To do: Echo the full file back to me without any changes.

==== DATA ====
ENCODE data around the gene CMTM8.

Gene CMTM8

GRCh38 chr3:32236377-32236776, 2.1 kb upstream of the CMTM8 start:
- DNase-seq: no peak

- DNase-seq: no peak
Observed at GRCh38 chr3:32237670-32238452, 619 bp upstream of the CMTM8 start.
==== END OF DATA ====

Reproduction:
ENCODE data around the gene CMTM8.

Gene CMTM8

GRCh38 chr3:32236377-32236776, 2.1 kb upstream of the CMTM8 start:
- DNase-seq: no peak

- DNase-seq: no peak
Observed at GRCh38 chr3:32237670-32238452, 619 bp upstream of the CMTM8 start.